A sweet gift

My younger daughter has been slowly working on cleaning up the spring moisture mess in the basement for the last while, but also just being down there to stay in the cool.

Today, I found out she has been having fun with my wood carving tools, which I have not been able to use myself for quite some time. Her first experimentation was to finish off a fork I’d started some time ago, but stopped because the wood really sucked to work with. This is her second project, and her first made from scratch.

She make a shawl pin for me! Something to use to keep my reading jacket closed, instead of the hair pins I’ve been using.

I absolutely adore the teeny little frog she carved into the top!

What a fantastic job she did, and I absolutely love it!!

The Re-Farmer

Wood carving: completing the set

Having made an olive server, using my new gouge, I thought it would be good to use some of the remaining wood to make a spreader and olive fork.

After cutting a length off, the first thing I did was split the wood down the middle.

Here, you can clearly see the rotted out core that I had to work around with the olive server.

The utensils I wanted to make would be well away from that core, though, so this was okay. I split off some excess wood from the opposite sides, then debarked the remains.

In sketching out the spreader and fork, I decided not to include the knot at one end. It may have added visual interest, but I just didn’t want to fight with it.

Once rough sketches were made, I rough cut away excess wood. A band saw would make the job easier, but I don’t have one that works, so I made do with a little Japanese pull saw that I got last summer, and a coping saw. The coping saw has been a problem, as it won’t lock at the handle end anymore, so it tries to rotate while I’m using it!

For the spreader, I added another rough sketch on what would become the top. I wanted a slightly wider bit at the start of the spreader blade as a sort of stopper, more for visual interest than anything else. I wasn’t too worried about matching the sketch closely, since it would depend more on how much I had to cut away from the core of the wood.

Next up was using carving blades to do more shaping and trim away excess wood at the core, to take out that rotten strip.

Then I broke out the Dremel.

After trying out different tips, I ended up just using the sanding tips. They are a course grit and did a good job of taking off the excess wood, grinding away the remaining saw cuts, and shaping it more.

Then it was back to the carving knives for more delicate clean up and shaping, then sanding.

Ready for oiling!

That knot in the blade was why I switched to the Dremel. I like how it looks in there, but my goodness, it was brutal to work around!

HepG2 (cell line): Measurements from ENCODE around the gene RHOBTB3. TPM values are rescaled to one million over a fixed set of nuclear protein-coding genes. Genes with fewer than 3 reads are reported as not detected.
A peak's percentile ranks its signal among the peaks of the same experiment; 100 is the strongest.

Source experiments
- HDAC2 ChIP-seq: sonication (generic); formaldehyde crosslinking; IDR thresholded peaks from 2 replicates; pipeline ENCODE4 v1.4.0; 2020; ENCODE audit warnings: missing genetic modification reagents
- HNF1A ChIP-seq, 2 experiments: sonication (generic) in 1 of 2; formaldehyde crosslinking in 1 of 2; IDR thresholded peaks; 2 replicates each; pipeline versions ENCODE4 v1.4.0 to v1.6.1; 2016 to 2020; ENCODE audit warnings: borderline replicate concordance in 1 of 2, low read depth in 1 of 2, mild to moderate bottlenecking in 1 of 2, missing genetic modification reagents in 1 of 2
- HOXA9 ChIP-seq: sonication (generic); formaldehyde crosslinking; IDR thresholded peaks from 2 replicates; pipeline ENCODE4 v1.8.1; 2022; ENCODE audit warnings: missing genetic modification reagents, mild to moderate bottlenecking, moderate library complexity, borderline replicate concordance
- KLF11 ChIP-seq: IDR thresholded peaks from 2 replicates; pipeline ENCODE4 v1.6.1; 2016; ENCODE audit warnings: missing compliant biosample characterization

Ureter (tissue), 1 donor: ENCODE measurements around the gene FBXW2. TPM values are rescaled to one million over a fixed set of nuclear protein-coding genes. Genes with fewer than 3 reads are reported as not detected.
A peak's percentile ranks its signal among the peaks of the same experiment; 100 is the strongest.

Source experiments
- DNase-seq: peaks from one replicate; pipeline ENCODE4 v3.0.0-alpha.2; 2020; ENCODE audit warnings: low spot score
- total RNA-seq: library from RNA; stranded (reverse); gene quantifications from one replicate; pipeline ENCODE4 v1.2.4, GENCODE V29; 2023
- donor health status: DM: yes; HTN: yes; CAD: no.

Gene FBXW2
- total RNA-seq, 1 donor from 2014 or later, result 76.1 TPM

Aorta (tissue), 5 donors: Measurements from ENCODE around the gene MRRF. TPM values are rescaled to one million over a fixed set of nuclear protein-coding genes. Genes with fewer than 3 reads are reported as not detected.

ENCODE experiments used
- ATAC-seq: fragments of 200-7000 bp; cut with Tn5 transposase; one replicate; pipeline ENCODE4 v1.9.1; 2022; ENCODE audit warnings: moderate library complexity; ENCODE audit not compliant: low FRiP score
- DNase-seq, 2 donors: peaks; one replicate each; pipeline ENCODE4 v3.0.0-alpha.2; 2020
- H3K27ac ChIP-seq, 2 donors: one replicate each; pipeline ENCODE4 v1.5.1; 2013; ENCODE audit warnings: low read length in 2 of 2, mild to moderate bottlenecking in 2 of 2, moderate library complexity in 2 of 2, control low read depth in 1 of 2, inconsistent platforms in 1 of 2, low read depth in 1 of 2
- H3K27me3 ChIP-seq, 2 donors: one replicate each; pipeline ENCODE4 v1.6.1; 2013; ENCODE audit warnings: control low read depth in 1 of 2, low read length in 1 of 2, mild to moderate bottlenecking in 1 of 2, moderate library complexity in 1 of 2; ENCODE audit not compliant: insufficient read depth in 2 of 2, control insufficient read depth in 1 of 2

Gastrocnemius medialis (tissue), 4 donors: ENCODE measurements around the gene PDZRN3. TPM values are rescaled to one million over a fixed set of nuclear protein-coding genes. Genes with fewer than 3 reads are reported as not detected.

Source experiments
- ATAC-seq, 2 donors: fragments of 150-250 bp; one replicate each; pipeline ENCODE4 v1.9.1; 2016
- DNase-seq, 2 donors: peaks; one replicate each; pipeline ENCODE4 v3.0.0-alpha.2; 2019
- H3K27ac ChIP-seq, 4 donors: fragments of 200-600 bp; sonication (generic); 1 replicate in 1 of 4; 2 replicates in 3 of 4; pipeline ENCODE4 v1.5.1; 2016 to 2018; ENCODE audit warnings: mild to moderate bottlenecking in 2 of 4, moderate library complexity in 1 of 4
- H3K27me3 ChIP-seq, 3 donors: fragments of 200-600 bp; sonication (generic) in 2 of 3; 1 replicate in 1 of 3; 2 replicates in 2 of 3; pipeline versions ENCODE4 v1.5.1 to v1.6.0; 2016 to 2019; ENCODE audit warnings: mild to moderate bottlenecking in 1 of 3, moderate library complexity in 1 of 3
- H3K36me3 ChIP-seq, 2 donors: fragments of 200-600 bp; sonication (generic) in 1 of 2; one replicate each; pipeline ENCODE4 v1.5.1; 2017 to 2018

Next, the olive fork.

For this, I just went straight to the Dremel and used the sanding tips to rough shape it.

I then used carving knives to clean it up and work on the tines end to narrow it down even more. Once it reached the point where I would otherwise have started sanding, I made the tines.

My Dremel set includes tips for carving and engraving, and I used one of them to drill a hole where I wanted the tines to join. Then I used a cutting wheel down the length of it.

There was a knot right in the middle. The Dremel cutter did NOT like going through that knot!! 😀

After that, it was back to doing more detailed shaping until it was ready to sand.

Doing those tines was a real pain in the butt!

It actually worked out much better than I thought it would, though.

For both the spreader and the olive fork, I worked my way through increasingly fine grits of sandpaper, finishing with 220 grit. Because that’s the finest grit sandpaper I have.

There they are, ready for oiling!

You can see the edges of the knot that was cut through to make the tines much more clearly, after oiling!

The slightly wider bit on the spreader turned out to be a perfect thumb rest!

When sanding the blade of the spreader, I actually had to be a careful not to make it too sharp. It’s meant for spreading, not cutting! It’s remarkable how sharp a wooden blade can get.

A closer look at the tines of the olive fork.

Then I wiped off all the sanding dust that got onto the oiled surface! 😀

They fit! I had not actually planned this, but it makes sense, since they’re from the same piece of wood, but I’m really happy to discover they fit so perfectly inside the olive server.

I am quite pleased with these. Not only with how they turned out, but how quickly they worked up, too.

Now to think about what to make next! 🙂

The Re-Farmer

Wood carving: testing the new gouge

Lo and behold, I had an open day today! Which means I finally had the chance to do a bit of wood carving and test out the wood gouge I got a month ago.

I had a particular piece of maple from clearing behind the pump shack that I wanted to use. After looking at ideas for a while, I decided to make an olive server. Something along the lines of this.